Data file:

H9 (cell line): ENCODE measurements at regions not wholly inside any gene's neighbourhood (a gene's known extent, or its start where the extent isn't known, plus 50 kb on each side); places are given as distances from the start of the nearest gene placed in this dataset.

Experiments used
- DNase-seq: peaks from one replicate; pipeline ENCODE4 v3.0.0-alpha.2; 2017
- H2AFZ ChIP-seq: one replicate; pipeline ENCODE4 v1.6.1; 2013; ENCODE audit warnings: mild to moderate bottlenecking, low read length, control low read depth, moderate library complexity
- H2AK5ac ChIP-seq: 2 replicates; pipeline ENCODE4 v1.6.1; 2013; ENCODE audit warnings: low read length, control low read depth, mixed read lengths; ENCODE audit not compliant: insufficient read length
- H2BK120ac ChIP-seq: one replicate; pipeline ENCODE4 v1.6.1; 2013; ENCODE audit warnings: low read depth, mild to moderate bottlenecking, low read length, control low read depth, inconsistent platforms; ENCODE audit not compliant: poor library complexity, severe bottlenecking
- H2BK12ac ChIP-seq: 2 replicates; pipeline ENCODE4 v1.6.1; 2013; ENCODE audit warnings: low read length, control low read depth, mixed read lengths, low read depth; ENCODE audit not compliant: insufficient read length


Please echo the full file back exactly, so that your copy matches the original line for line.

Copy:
H9 (cell line): ENCODE measurements at regions not wholly inside any gene's neighbourhood (a gene's known extent, or its start where the extent isn't known, plus 50 kb on each side); places are given as distances from the start of the nearest gene placed in this dataset.

Experiments used
- DNase-seq: peaks from one replicate; pipeline ENCODE4 v3.0.0-alpha.2; 2017
- H2AFZ ChIP-seq: one replicate; pipeline ENCODE4 v1.6.1; 2013; ENCODE audit warnings: mild to moderate bottlenecking, low read length, control low read depth, moderate library complexity
- H2AK5ac ChIP-seq: 2 replicates; pipeline ENCODE4 v1.6.1; 2013; ENCODE audit warnings: low read length, control low read depth, mixed read lengths; ENCODE audit not compliant: insufficient read length
- H2BK120ac ChIP-seq: one replicate; pipeline ENCODE4 v1.6.1; 2013; ENCODE audit warnings: low read depth, mild to moderate bottlenecking, low read length, control low read depth, inconsistent platforms; ENCODE audit not compliant: poor library complexity, severe bottlenecking
- H2BK12ac ChIP-seq: 2 replicates; pipeline ENCODE4 v1.6.1; 2013; ENCODE audit warnings: low read length, control low read depth, mixed read lengths, low read depth; ENCODE audit not compliant: insufficient read length